How are you doing community? Dr. Cobb back with you.
I hope you’re having a fantastic week.
I just got back from Boston teaching our Essentials of Elite Performance course to a brand new group of wonderful trainers.
During the weekend, someone reminded me of some really interesting research. There was a TEDTalk done on it in 2010, and it’s continued on from then. I wanted to share with you because it’s not something I’ve talked about on the blog before, but it goes along perfectly with what we’ve been teaching in Z-Health for over a decade.
If you’ve done any of our courses or you’ve ever looked at our products, then you know that we talk about posture a lot. Whenever we talk about posture, we’re not talking about grandma smacking you on the back of the head, saying, “Hey, sit up,” at the dinner table.
We understand a lot more about how posture is controlled in the brain now and how movement is controlled in the brain. We understand that posture is at least partially reflexive. However, there are some emerging scientific findings around posture that I find really, really intriguing because what we’re figuring out is that just by adopting or holding certain postures, you can change your hormone levels.
I’m not one of those people that says, “Hey, this hormone is good and this hormone is bad in the human body,” because all the hormones play a role that are essential in the things that we do.
In these studies, they looked at testosterone levels and cortisol levels. They basically qualified or classified, testosterone being a confidence building or stress diminishing hormone, cortisol being evidence of increased stress.
If you can just think of it that way, testosterone = decreased stress, cortisol = increased stress, the research will make sense. I’m going to link to a couple of articles with this blog because I would love for you to go read the articles and also watch the original TEDTalk done by a professor at Harvard Business.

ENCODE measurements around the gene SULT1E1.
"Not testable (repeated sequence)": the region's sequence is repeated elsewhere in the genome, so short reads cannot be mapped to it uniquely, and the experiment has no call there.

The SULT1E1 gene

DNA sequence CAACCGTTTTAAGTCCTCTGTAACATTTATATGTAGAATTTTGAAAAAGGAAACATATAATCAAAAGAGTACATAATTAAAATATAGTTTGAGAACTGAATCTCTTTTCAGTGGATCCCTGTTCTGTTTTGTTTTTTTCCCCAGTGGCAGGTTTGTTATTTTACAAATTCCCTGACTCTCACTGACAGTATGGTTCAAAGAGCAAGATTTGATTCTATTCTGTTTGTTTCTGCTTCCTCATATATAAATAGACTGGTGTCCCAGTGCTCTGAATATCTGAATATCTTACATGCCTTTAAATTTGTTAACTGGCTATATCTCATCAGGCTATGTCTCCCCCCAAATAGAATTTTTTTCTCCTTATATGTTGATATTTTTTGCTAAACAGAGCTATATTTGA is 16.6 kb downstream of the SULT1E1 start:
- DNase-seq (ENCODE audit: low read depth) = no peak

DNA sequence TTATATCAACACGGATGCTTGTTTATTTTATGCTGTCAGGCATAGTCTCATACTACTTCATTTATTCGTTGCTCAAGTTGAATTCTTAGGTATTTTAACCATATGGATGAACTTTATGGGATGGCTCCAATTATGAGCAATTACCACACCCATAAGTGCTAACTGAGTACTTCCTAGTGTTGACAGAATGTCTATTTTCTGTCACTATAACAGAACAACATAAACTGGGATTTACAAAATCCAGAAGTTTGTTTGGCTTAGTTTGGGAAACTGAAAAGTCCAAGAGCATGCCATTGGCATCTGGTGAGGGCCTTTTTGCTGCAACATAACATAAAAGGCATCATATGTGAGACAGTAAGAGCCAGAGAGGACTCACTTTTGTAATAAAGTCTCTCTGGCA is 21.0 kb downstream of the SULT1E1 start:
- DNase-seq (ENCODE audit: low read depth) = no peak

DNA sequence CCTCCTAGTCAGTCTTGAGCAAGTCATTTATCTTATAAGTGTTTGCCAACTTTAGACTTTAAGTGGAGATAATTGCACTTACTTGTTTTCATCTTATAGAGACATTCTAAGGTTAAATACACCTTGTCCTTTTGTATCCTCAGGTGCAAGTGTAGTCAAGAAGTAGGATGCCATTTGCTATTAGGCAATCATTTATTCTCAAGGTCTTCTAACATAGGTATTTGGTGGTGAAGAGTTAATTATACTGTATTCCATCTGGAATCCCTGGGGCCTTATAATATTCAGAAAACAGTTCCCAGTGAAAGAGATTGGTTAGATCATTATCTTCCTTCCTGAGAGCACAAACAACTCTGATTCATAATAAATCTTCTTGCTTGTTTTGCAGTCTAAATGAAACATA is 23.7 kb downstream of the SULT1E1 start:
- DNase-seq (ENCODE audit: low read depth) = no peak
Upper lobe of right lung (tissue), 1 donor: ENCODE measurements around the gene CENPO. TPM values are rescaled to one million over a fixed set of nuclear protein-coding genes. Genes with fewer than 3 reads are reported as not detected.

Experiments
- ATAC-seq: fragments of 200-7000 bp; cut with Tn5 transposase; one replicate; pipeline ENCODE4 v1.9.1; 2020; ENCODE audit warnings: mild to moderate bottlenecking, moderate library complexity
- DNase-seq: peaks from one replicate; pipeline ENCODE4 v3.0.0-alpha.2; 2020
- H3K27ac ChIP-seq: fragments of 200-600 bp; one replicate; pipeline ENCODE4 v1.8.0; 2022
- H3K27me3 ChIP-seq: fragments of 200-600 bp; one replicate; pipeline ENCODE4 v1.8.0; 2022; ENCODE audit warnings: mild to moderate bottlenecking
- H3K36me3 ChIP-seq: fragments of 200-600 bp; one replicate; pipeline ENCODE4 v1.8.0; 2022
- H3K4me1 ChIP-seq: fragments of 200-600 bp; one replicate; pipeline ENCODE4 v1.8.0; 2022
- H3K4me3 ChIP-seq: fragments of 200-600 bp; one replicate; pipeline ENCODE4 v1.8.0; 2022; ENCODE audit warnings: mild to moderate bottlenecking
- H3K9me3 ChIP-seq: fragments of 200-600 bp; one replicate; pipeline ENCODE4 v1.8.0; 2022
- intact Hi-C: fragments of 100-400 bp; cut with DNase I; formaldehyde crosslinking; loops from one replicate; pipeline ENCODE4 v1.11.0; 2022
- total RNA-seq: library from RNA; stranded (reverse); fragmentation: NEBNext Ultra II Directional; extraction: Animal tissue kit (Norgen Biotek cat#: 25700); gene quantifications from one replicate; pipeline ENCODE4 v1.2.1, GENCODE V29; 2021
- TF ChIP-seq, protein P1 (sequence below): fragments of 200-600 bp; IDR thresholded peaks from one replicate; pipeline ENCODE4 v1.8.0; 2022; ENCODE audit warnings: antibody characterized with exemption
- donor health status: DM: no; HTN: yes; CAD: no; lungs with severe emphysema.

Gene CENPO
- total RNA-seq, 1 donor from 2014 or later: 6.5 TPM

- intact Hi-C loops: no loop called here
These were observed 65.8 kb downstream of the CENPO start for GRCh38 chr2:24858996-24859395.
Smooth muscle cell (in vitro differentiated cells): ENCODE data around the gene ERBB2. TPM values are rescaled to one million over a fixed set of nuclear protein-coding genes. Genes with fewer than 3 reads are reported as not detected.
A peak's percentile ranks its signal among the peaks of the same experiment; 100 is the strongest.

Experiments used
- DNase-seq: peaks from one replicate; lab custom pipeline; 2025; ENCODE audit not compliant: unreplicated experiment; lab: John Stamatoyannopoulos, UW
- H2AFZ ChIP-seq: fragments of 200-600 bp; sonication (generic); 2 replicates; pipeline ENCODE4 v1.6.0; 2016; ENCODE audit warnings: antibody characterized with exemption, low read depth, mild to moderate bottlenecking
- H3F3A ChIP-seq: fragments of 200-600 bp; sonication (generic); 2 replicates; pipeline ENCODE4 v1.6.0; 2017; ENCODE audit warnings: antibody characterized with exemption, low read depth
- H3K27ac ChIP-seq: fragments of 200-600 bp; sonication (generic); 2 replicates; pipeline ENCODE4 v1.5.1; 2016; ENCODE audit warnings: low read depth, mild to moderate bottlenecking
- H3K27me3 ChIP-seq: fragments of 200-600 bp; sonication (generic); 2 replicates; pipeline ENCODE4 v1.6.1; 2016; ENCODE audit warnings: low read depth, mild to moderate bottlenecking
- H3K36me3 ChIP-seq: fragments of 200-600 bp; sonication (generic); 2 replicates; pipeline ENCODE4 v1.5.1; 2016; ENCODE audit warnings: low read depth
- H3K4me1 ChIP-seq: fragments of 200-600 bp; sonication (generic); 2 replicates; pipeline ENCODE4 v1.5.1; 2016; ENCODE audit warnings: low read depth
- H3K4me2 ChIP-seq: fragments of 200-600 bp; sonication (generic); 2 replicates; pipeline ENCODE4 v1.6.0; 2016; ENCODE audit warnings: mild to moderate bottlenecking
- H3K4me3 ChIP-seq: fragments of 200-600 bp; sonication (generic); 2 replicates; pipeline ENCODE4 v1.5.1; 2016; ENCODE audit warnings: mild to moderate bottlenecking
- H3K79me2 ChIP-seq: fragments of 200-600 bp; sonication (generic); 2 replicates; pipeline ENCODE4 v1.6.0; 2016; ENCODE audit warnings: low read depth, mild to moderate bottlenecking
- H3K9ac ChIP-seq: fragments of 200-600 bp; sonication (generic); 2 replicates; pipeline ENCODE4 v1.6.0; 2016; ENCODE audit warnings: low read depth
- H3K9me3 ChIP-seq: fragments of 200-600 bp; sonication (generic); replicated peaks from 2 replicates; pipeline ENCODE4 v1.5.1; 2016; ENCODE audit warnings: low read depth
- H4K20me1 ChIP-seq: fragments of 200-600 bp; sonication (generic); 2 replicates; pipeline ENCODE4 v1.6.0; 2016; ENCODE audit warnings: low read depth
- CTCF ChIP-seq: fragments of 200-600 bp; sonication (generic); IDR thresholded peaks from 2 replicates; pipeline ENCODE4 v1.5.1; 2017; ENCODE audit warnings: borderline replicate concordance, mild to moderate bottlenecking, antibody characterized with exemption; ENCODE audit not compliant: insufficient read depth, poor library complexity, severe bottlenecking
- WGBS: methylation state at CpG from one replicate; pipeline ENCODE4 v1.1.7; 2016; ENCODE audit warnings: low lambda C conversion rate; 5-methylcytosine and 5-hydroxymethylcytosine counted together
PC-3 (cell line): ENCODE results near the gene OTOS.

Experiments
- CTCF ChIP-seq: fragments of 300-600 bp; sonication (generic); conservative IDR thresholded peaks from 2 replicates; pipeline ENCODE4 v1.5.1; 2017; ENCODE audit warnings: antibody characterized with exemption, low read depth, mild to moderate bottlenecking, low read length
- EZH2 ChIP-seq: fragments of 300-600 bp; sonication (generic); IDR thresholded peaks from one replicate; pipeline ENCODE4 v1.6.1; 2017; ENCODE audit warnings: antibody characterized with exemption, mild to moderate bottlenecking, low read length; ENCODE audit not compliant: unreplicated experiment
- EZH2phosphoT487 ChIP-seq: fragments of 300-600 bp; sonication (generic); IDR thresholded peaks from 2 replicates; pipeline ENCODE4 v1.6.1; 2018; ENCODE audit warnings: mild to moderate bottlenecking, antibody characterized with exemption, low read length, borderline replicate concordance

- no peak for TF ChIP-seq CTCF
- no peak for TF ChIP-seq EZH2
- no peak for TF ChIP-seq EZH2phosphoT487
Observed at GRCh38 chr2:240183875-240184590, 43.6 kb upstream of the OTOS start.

What they did is they took 42 students. They gave them a saliva test, and they looked at testosterone levels and cortisol levels. Really intriguing, really interesting. They then had them adopt what they called either power postures or more submissive postures for 2 minutes, 120 seconds. Then they retested their hormone profiles.
What they found was that simply 2 minutes of holding a really confident, what they call a power posture, increased testosterone levels up to 25% and decreased cortisol levels by 20% in these students.
People go, “That was pretty cool. How long did that effect last?” Ongoing research has shown that just that 2 minutes of standing in these power postures that are very confident and very open actually would last … Hormone changes for up to 20 minutes.
In the context of the social sciences, where this information was originally published, the idea was, “Hey, use these power postures before a meeting, before something that’s going to require increased attention to detail or increased confidence, increased aggressiveness” because these power postures will preset you before you go into those situations.
Conversely, it’s also making you aware that if you go into a situation, you hold a closed, guarded startled posture, which we call in Z-Health, it will actually increase the stress of the encounter and probably make you less competent.
People think about that and go, “That’s weird. You’re saying that simply how I stand can have an impact on how I think, how I move through the world, how I present myself.” Our answer is absolutely.
What I’m going to do, as I said, is encourage you this week to watch the TEDTalk first or at least read the articles. This is actually quite profound. That’s task number 1. Task number 2, pick one day this week and give yourself 120 seconds to practice one of the postures and see what happens.
In Z, we are constantly, through the work that we’re doing, trying to increase our reflexive maintenance, if you will, of awesome power postures, of being upright, being open, feeling strong, feeling confident in how we move through the world.
If you’re already doing a lot of the stuff that we teach, you’re going to find this extremely easy to do. However, if you’ve never really explored our programs, I would love for you to take this as an opportunity to read what other researchers are saying about posture.
Try it and experiment for yourself. See how it makes you feel. If we can help you in any way learn how to make these types of postures and this type of movement a part of your daily life, with all the subsequent potential benefits, please let us know.
That’s it for now.
Have a fantastic week.
Look forward to talking to you soon.